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Posts Tagged ‘Optimality’


Selye’s Riddle solved

Larry H. Bernstein, mD, FCAP, Curator

LPBI

 

Mathematicians Solve 78-year-old Mystery

Mathematicians developed a solution to Selye's riddle which has puzzled scientists for almost 80 years.
Mathematicians developed a solution to Selye’s riddle which has puzzled scientists for almost 80 years.

In previous research, it was suggested that adaptation of an animal to different factors looks like spending of one resource, and that the animal dies when this resource is exhausted. In 1938, Hans Selye introduced “adaptation energy” and found strong experimental arguments in favor of this hypothesis. However, this term has caused much debate because, as it cannot be measured as a physical quantity, adaptation energy is not strictly energy.

 

Evolution of adaptation mechanisms: Adaptation energy, stress, and oscillating death

Alexander N. Gorbana, , Tatiana A. Tyukinaa, Elena V. Smirnovab, Lyudmila I. Pokidyshevab,

Highlights

•   We formalize Selye׳s ideas about adaptation energy and dynamics of adaptation.
•   A hierarchy of dynamic models of adaptation is developed.
•   Adaptation energy is considered as an internal coordinate on the ‘dominant path’ in the model of adaptation.
•   The optimal distribution of resources for neutralization of harmful factors is studied.
•   The phenomena of ‘oscillating death’ and ‘oscillating remission’ are predicted.       

In previous research, it was suggested that adaptation of an animal to different factors looks like spending of one resource, and that the animal dies when this resource is exhausted.

In 1938, Selye proposed the notion of adaptation energy and published ‘Experimental evidence supporting the conception of adaptation energy.’ Adaptation of an animal to different factors appears as the spending of one resource. Adaptation energy is a hypothetical extensive quantity spent for adaptation. This term causes much debate when one takes it literally, as a physical quantity, i.e. a sort of energy. The controversial points of view impede the systematic use of the notion of adaptation energy despite experimental evidence. Nevertheless, the response to many harmful factors often has general non-specific form and we suggest that the mechanisms of physiological adaptation admit a very general and nonspecific description.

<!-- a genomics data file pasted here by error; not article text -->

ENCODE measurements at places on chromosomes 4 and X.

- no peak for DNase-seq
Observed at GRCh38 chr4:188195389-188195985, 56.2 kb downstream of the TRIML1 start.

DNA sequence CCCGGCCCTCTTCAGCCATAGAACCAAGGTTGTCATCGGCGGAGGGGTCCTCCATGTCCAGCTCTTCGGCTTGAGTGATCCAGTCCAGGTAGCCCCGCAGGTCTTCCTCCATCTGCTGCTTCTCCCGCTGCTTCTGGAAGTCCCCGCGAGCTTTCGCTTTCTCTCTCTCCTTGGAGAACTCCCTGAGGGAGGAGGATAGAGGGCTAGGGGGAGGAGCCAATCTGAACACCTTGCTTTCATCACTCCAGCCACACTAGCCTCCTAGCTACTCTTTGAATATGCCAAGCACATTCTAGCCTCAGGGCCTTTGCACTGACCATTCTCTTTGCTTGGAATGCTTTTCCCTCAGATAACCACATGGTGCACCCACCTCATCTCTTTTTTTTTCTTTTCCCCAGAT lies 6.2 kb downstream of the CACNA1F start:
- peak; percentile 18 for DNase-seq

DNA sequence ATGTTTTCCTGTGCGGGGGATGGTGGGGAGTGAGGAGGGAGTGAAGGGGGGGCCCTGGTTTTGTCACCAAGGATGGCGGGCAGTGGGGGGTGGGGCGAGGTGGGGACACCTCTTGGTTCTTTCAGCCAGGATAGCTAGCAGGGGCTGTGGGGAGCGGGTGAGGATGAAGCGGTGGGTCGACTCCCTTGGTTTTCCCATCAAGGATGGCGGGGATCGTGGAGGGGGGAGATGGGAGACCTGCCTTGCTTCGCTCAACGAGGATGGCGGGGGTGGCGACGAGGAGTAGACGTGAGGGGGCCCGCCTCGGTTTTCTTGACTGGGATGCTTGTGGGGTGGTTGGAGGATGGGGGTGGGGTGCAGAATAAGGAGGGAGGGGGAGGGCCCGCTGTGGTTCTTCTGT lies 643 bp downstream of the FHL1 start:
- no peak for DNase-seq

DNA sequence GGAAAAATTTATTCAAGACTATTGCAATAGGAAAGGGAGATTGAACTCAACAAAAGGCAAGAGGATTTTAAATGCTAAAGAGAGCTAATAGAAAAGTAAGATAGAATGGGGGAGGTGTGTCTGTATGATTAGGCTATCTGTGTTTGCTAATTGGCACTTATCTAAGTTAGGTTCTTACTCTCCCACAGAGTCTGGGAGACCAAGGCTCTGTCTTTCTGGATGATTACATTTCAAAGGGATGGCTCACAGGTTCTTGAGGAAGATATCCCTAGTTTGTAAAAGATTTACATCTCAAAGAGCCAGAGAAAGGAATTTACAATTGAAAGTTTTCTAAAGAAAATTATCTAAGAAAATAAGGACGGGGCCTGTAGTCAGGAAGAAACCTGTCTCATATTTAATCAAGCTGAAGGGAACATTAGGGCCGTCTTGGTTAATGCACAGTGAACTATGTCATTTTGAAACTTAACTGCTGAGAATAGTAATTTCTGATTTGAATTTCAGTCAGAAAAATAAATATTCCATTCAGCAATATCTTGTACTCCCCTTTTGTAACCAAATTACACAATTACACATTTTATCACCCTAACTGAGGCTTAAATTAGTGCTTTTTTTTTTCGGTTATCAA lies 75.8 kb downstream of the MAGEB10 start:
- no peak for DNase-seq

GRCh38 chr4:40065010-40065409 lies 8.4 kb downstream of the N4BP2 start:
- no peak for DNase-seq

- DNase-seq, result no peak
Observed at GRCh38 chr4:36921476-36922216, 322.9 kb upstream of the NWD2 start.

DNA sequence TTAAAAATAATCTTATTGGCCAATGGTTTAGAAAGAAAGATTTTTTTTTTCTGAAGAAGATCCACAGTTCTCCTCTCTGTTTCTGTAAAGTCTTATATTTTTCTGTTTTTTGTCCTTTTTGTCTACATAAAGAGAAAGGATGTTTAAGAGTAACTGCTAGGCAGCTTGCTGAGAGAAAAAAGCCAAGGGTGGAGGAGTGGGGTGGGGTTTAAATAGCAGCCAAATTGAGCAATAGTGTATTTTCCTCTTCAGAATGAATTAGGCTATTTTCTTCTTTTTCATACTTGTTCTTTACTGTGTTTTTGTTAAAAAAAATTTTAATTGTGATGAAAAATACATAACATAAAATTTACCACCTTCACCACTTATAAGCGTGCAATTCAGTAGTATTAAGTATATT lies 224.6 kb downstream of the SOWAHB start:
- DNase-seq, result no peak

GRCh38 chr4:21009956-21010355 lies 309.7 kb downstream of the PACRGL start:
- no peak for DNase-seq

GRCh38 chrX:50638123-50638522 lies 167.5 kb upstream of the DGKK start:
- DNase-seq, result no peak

We aim to demonstrate that Selye׳s adaptation energy is the cornerstone of the top-down approach to modelling of non-specific adaptation processes. We analyze Selye׳s axioms of adaptation energy together with Goldstone׳s modifications and propose a series of models for interpretation of these axioms. Adaptation energy is considered as an internal coordinate on the ‘dominant path’ in the model of adaptation. The phenomena of ‘oscillating death’ and ‘oscillating remission’ are predicted on the base of the dynamical models of adaptation. Natural selection plays a key role in the evolution of mechanisms of physiological adaptation. We use the fitness optimization approach to study of the distribution of resources for neutralization of harmful factors, during adaptation to a multifactor environment, and analyze the optimal strategies for different systems of factors.

In this work, an international team of researchers, led by Professor Alexander N. Gorban from the University of Leicester, have developed a solution to Selye’s riddle, which has puzzled scientists for almost 80 years.

Alexander N. Gorban, Professor of Applied Mathematics in the Department of Mathematics at the University of Leicester, said: “Nobody can measure adaptation energy directly, indeed, but it can be understood by its place already in simple models. In this work, we develop a hierarchy of top-down models following Selye’s findings and further developments. We trust Selye’s intuition and experiments and use the notion of adaptation energy as a cornerstone in a system of models. We provide a ‘thermodynamic-like’ theory of organism resilience that, just like classical thermodynamics, allows for economics metaphors, such as cost and bankruptcy and, more importantly, is largely independent of a detailed mechanistic explanation of what is ‘going on underneath’.”

Adaptation energy is considered as an internal coordinate on the “dominant path” in the model of adaptation. The phenomena of “oscillating death” and “oscillating remission,” which have been observed in clinic for a long time, are predicted on the basis of the dynamical models of adaptation. The models, based on Selye’s idea of adaptation energy, demonstrate that the oscillating remission and oscillating death do not need exogenous reasons. The developed theory of adaptation to various factors gives the instrument for the early anticipation of crises.

Professor Alessandro Giuliani from Istituto Superiore di Sanità in Rome commented on the work, saying: “Gorban and his colleagues dare to make science adopting the thermodynamics style: they look for powerful principles endowed with predictive ability in the real world before knowing the microscopic details. This is, in my opinion, the only possible way out from the actual repeatability crisis of mainstream biology, where a fantastic knowledge of the details totally fails to predict anything outside the test tube.1

Citation: Alexander N. Gorban, Tatiana A. Tyukina, Elena V. Smirnova, Lyudmila I. Pokidysheva. Evolution of adaptation mechanisms: Adaptation energy, stress, and oscillating death. Journal of Theoretical Biology, 2016; DOI:10.1016/j.jtbi.2015.12.017. Voosen P. (2015) Amid a Sea of False Findings NIH tries Reform, The Chronicle of Higher Education.

 

 

 

 

 

 

 

 

 

 

 

 

 

 

 

 

 

 

 

 

 

 

 

 

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